Manufacturers launch bid for resource management coordination

12th March 2015


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  • Waste ,
  • Minimisation ,
  • Recycling ,
  • Procurement ,
  • Supply chain

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IEMA

The UK urgently needs a central body to coordinate work on resource management and the circular economy, a group of organisations said today.

The material security working group, chaired by manufacturers’ organisation EEF, launched a report in parliament calling for the creation of an Office for Resource Management (ORM).

The working group also includes the Institute for Civil Engineers (ICE) and Friends of the Earth, and is supported by the all-party sustainable resource group.

The material security working group is concerned about the escalating risks to the UK’s supply of raw materials, such as platinum, rare earths and niobium. These materials can only be sourced from a limited number of places, are hard to substitute and difficult to recycle, according to the report.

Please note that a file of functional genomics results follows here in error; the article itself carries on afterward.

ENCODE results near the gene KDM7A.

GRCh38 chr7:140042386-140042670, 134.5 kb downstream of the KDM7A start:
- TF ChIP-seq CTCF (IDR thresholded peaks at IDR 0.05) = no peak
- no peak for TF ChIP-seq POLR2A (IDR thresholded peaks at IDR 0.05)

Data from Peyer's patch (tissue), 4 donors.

The group says an ORM would be responsible for setting the direction on policy relating to resource security, efficiency and husbandry, and for providing the data, evidence and support required by policymakers and industry.

An ORM would allow for greater policy coherence, and ensure a more strategic and coordinated response to risks to material supply, the group argued.

Other manufacturing nations, including the US, Germany, South Korea and Japan, already have strategies to shield their economies from resource risks, it added.

Susanne Baker, chair of the material security working group and senior policy adviser at EEF, said: “The risk to our material supply is well-documented and it’s clear that the UK urgently needs a coherent, coordinated response. The current piecemeal approach is leaving us lagging behind our peers – we are under-prepared, over-exposed and vulnerable.”

Nigel Mattravers, chair of the waste and resource management expert panel at ICE, commented: “The move to a circular economy will require strategic leadership and coordination, which will be difficult to achieve with the current disjointed nature of waste management policy, split between a number of government departments.”


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